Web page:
There can be no denying the physical agony of the crucifixion: to die by this method of asphyxiation was a slow and painful death. As the victim hung on the cross, strength would slowly but surely ebb away meaning that they were unable to lift themselves to take in the air they needed to survive. There was also the psychological suffering of the flogging that preceded it and the crowds baying for blood; however, the true agony of the cross for Jesus was that of a whole other order.
Back in Matthew 26:36-46, we have Jesus suffering agony of soul in the Garden of Gethsemane as he contemplates what lies ahead of him in his death. When he asks God to take away “this cup” he is drawing on an Old Testament image used to describe the reality of experiencing the judgment of God. One such example comes from Isaiah 51:17 – “you have drunk from the hand of the LORD the cup of his wrath, you have drained to its dregs the goblet that makes men stagger.” Other OT uses speak of the nations being subject to God’s judgment in similar terms. In the case of Jesus, the cup of God’s wrath was not taken from him; no, he actually drunk it to its bitter dregs.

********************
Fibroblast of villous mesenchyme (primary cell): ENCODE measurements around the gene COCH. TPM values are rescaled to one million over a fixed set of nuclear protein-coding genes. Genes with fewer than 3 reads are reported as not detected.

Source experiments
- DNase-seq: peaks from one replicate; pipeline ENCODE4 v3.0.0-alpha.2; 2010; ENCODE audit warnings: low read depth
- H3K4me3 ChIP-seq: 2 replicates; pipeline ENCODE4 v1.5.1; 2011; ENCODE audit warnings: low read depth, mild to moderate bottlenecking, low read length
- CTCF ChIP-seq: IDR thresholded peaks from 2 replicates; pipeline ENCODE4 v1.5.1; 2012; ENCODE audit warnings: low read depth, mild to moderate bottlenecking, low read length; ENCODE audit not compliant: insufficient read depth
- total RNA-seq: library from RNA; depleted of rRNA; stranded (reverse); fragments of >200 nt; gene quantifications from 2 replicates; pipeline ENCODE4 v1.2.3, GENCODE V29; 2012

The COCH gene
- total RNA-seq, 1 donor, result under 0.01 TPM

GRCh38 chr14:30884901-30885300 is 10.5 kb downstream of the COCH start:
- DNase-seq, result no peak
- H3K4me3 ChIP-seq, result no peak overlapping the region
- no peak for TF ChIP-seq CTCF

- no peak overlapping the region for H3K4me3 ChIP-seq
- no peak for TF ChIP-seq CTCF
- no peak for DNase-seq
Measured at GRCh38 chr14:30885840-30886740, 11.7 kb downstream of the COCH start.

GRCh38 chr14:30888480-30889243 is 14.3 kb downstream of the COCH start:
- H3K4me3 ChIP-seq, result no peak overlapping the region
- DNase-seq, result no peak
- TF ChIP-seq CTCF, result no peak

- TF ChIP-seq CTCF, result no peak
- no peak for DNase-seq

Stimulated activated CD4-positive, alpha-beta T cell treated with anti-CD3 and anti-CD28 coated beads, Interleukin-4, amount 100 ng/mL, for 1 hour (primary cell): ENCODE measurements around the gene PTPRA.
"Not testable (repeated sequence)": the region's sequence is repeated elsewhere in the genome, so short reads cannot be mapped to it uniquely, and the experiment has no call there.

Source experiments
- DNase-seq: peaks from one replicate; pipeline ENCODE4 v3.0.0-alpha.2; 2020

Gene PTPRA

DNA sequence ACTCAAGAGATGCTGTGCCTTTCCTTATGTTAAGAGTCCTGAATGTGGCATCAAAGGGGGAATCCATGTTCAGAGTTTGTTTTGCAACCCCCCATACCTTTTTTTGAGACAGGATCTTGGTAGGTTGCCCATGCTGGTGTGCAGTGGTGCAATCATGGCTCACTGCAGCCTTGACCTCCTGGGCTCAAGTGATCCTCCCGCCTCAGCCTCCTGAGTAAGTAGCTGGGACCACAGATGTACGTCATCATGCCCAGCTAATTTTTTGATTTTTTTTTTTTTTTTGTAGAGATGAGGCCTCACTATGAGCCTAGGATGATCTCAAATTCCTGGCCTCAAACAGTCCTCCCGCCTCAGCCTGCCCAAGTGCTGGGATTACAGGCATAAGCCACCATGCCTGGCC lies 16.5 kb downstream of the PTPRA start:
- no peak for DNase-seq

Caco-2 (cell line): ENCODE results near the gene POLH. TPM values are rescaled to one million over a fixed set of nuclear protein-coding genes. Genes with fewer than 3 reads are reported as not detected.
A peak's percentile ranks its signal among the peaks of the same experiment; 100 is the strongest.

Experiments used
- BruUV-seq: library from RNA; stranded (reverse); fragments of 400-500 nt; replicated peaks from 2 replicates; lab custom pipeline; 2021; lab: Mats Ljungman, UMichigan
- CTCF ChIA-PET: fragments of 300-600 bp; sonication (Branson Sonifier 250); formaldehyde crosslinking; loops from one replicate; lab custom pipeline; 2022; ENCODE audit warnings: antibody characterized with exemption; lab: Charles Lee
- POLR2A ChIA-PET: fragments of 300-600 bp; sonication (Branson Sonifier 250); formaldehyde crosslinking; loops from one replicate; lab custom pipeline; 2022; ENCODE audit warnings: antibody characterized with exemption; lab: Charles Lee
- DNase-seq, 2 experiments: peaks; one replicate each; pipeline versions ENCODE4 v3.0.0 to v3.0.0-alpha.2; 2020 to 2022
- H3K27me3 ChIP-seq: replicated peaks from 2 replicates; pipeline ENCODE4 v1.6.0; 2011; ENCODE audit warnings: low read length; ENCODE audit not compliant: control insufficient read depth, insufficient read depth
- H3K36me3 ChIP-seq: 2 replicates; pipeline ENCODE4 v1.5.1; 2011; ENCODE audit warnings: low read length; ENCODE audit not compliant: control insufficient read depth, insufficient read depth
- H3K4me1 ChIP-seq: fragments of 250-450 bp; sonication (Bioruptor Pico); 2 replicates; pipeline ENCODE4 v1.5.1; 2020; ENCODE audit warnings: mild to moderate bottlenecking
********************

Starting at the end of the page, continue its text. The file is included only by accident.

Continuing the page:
Returning to Jesus on the cross; when he cries out, “My God, my God, why have you forsaken me?” he gives voice to the utter dereliction that he experiences. The perfect joy and peace that he has up to this point always known in unity with his heavenly Father has been devastated as he is judged in our place. In fact, God hasn’t so much withdrawn himself as rather remained present in judgment as the one who condemns his Son for our sin! 2 Corinthians 5:21 says, “God made him who had no sin to be sin for us, so that in him we might become the righteousness of God.”
Prayer: Whilst listening to the following song, take time to think about what Jesus went through, why he did it and what it cost God to bring our freedom. As you consider, allow Holy Spirit to bring a deeper understanding. As the song continues bring prayers of praise and thanks to Lord Jesus.
Song: When I survey